Meetings Industry Insights

Meetings Industry

Members are professionals who plan and/or implement a large spectrum of meetings, conferences, trade shows and suppliers who provide facilities and services for those events.

Industry Facts

  • More than 96% of meeting planners use technology for marketing their meetings and 56% in the production and educational instruction of meetings. Planners will use controlled multi-media: LCD panels, on-line registration, CD-ROM, Internet, video- and audio-conferencing, and “virtual communities” (source: MPI Speaker & Forum Facilitator Manual 2001).
  • Technology is still by far the largest anticipated change in the industry. Other changes appearing over the next two years include: Educational topics and format, sponsorships, pricing structure, and duration of time for meetings. Planners anticipate 6% more use of online booking/planning tools in 2004.
  • Forty-six percent (46%) of planners are women. (76% of MPI members are women)

Magnitude of the Meetings Industry

  • Travel and Tourism industry encompassing meetings, conventions, expositions and incentives generated an estimated $1.3 trillion in 2002.
  • Meetings are an integral part of every business. They are vital to business development as a source of education, communications and relationship development. The industry affects jobs, economies and productivity at the local, national and international level.
  • Travel and entertainment is the third largest controllable expense, and meetings, unless well managed, are the largest invisible source of loss in most organizations. Poorly planned and executed meetings increase loss margins. ROI is the name of the game.
  • Travel and tourism provides 6.69 million direct jobs in the U.S. economy resulting in $1.3 trillion in the US. Travel and tourism provides more than 684,000 executive level positions (Travel Industry Association of America). Specifically, the convention, exposition, meeting and incentive travel industry directly supported an estimated 1,574,000 full-time employment jobs in the U.S. during 1994 (1995 Convention Liaison Council Economic Impact Study).Note: The meetings industry is very lucrative ONLY if you are ready and have the right topic; careers have been destroyed if presented prematurely. Some topics and speakers are not appropriate for this group.
  • Greatest trends affecting the industry are: overall economic uncertainty, downsizing and shorter lead times. Planners expect lead-time for bookings to be 4% shorter in 2004. Planners anticipate a 6% increase in the number of meetings held in 2004 compared to 2003. According to Greater Washington Society of Association Executives, people are seeking motivation and inspiration, and they attend meetings to build big-picture inspirational experiences.
  • Most meeting industry local chapters are looking for speakers who are willing to barter. Some will have monies for fees but most will want you to showcase. (Contact the Directors or VP of Programs of each chapter by phone or email) Search for the local MPI chapter web sites for contact information. (See NSA’s website under “Knowledge Bank” and then choose “Meeting Industry Links” for a list of many meeting industry organizations links).


  • Must have “First Class” materials: (very special)
    • Promo kit with video/audio cassettes/CD Rom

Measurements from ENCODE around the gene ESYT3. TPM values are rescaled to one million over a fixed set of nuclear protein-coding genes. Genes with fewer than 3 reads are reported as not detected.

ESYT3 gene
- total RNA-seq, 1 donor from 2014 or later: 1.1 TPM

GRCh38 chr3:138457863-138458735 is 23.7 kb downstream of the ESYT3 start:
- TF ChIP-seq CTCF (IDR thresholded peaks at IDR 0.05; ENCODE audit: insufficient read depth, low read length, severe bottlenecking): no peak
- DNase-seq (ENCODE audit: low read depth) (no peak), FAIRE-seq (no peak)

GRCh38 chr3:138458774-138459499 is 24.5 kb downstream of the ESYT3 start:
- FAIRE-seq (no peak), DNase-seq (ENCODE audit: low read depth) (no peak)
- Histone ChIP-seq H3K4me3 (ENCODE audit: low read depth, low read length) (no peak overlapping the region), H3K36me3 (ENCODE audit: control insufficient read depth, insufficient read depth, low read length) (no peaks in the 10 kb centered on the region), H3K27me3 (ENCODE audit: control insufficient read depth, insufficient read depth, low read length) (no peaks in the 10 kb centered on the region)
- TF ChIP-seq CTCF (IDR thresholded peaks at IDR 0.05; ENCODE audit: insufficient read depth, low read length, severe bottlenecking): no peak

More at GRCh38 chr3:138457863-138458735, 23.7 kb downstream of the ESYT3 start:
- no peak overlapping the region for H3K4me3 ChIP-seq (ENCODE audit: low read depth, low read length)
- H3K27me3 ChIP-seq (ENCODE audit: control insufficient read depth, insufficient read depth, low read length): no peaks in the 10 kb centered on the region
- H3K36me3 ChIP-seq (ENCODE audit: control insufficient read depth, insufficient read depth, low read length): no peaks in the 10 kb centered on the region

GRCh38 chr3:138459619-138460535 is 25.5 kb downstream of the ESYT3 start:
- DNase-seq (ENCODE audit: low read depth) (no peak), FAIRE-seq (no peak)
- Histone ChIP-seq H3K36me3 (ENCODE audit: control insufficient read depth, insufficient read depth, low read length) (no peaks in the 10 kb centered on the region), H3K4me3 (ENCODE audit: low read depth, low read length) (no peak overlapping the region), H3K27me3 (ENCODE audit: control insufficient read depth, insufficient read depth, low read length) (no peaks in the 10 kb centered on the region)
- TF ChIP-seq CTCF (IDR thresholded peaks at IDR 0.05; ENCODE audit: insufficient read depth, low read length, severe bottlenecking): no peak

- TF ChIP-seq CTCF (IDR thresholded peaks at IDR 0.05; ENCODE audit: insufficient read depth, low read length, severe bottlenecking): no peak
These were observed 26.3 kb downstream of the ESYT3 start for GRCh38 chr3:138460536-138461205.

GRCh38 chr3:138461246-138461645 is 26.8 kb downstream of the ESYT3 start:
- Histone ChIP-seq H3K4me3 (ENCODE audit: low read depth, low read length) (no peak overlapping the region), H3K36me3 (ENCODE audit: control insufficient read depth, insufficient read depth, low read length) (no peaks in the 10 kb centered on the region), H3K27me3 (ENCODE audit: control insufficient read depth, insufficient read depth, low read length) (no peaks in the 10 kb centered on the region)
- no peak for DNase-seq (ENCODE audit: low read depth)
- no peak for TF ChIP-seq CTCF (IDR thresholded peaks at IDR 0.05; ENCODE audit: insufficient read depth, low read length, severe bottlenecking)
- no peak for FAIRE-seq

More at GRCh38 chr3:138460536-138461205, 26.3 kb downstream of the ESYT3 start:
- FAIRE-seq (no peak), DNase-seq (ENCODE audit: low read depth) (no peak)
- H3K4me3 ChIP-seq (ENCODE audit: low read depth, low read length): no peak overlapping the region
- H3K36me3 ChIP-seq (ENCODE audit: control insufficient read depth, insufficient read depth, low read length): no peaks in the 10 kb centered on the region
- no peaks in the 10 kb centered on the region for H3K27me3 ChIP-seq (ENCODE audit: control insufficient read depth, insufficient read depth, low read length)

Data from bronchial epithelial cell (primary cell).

• Books/articles
    • Brochure/one pager
    • Client questionnaire
    • Web site/videostreaming
    • References

    Bureaus: Must have one sheet, video/CD Rom/videostreaming, picture, testimonial letters, books

  • Do not send anything unsolicited; we do not have the time to weed through materials; some prefer CDs or websites; some prefer to preview in person; always nice to have referrals.


  • Commission structures vary from bureau to bureau; standard 25-30% for keynotes
    products      training      spin-offs
  • Typically, bureaus will ask clients for 50% deposit to be held in escrow and remaining balance due 7 days prior to the event. Your fee is paid on or after the event.
  • Reasonable expenses – round trip, air fare for one, one night’s lodging direct-billed to client’s account, ground transportation, meals, tips, and any other expense necessary for the speaker’s trip pertaining to the event.
  • Bureau Lagniappe:
    • Be sure to return phone calls promptly; bureaus are under time crunches
    • Bureaus may ask you to assist in closing the sale
    • Be sure to notify bureau of your flight itinerary/any changes
    • Be sure to call the client & bureau when arriving on site
    • Be sure bureau has your cell phone/pager in case of emergencies
    • Always ask the bureau if this is a good time to talk
    • Be sure bureau has your biographical information AND standard introduction
  • Checkout bureaus…there are good ones and not so good ones; do your homework!
  • Go to GSI’s web site: for “Seven Myths about Speaker Bureaus
  • Go to NSA’s web site for Bureau Speaker Guidelines developed by Speaker & Bureau task force.

Keys to Success

  • Connection
  • Commitment
  • Contribution
  • Trust
  • Involvement
  • Expertise
  • Marketing
  • Tools

Call 1.800.787.2840 (tollfree) or 972.513.0054 to start your successful speaker search today.


About the Author:

Betty E. Garrett
Betty is a leader in Meeting Professionals International, having served as chapter president, and was the recipient of the Marion Kershner Memorial Leadership Award by MPI. The National Speakers Association named her the Partner of the Year, and she has helped many speakers gain momentum on the speaking circuit.